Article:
Last year one of our volunteers wrote a post about the impact of the First World War on staff at the London Day Training College (as the Institute was then called). During the war a number of staff signed up, or were conscripted to the war effort and the war memorial records the names of the three members of staff and 37 present or former students who lost their lives during the war.
Although training for women, as well as men who had been pronounced medically unfit for military service, continued throughout the war period, the lives of many more were put on hold and male student numbers fell drastically from 113 in 1914 to just 16 in 1916. As the war continued plans were put in place to ensure that when soldiers did finally return at the end of the war support was in place to enable them to readjust back to civilian life. At the meeting of the LDTC’s Council on 4th June 1917 proposals were discussed to meet the ‘special needs’ of university war students in their training to be teachers. The definition of war student was purposefully broad and meant ‘any man or woman student whose normal course of training has been rendered impossible by reason of War Service’. A relaxation of formal qualifications required for courses, shortened courses and a greater flexibility in part and full time courses offered by the LDTC, in addition to extended grants from the Board of Education, helped the post-war student numbers at the College jump from 199 in 1918-1919 to 913 in 1921-1992.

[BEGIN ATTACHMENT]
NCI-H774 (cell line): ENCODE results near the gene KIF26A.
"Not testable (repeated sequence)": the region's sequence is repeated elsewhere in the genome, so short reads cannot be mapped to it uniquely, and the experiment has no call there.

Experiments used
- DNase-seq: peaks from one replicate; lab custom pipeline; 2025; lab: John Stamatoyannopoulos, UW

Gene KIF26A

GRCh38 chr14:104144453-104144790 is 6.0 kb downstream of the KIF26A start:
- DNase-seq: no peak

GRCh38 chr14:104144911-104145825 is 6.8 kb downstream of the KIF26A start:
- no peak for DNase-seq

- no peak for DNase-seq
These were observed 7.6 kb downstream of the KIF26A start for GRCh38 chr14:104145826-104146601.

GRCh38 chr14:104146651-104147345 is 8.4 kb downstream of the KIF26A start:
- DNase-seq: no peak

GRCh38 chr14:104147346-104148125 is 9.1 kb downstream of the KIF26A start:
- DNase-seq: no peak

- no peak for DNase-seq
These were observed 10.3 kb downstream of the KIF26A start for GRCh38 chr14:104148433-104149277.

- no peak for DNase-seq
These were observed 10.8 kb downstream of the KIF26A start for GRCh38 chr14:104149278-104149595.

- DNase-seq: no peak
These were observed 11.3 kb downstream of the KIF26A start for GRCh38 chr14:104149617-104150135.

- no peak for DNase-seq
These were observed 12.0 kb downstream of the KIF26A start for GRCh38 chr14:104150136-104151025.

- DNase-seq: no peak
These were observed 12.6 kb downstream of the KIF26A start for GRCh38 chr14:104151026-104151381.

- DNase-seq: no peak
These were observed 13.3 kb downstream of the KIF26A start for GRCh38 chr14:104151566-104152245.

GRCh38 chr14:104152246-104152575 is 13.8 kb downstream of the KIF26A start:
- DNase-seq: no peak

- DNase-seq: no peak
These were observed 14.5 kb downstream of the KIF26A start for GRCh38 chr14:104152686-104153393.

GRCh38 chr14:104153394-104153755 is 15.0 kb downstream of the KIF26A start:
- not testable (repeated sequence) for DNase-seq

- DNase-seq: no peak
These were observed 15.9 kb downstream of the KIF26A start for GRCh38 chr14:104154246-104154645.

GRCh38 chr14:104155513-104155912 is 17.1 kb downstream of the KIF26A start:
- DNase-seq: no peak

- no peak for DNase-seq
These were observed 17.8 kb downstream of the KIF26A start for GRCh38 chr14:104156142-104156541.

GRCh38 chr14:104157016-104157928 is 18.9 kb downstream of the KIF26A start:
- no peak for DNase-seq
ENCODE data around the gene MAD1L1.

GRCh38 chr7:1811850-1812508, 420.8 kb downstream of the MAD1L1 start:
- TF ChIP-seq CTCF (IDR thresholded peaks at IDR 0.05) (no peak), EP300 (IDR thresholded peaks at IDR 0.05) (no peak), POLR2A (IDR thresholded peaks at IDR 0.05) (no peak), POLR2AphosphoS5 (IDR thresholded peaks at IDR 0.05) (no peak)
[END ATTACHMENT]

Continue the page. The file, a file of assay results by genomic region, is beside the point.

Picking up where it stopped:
In the archives we have background information on the courses, all the Announcement of Awards for those students who studied at the LDTC as ‘Ex-Service Students’ and details of the grants available to students from the Board of Education. Many of the letters from students provide an insight to what life must have been like for men returning from the war. Many write of their lack of any income apart from government grants, meaning that they have returned to their parents’ home to live. In addition the letters from the parents of ex-soldiers who started courses and sadly died part way through is a reminder of the Spanish flu epidemic that claimed the lives of so many millions in the period 1918-1920.
The national scheme for training ‘War Students’ after the First World War was quite small but a similar scheme introduced after the end of the Second World War was much larger in scale. Designed to not only provide employment for returning British Forces personnel and others affected by the war, it also helped meet the demand for teachers required after the passing of the 1944 Education Act. By the time the scheme ended in 1951 some 35 000 teachers had completed the shortened one-year course.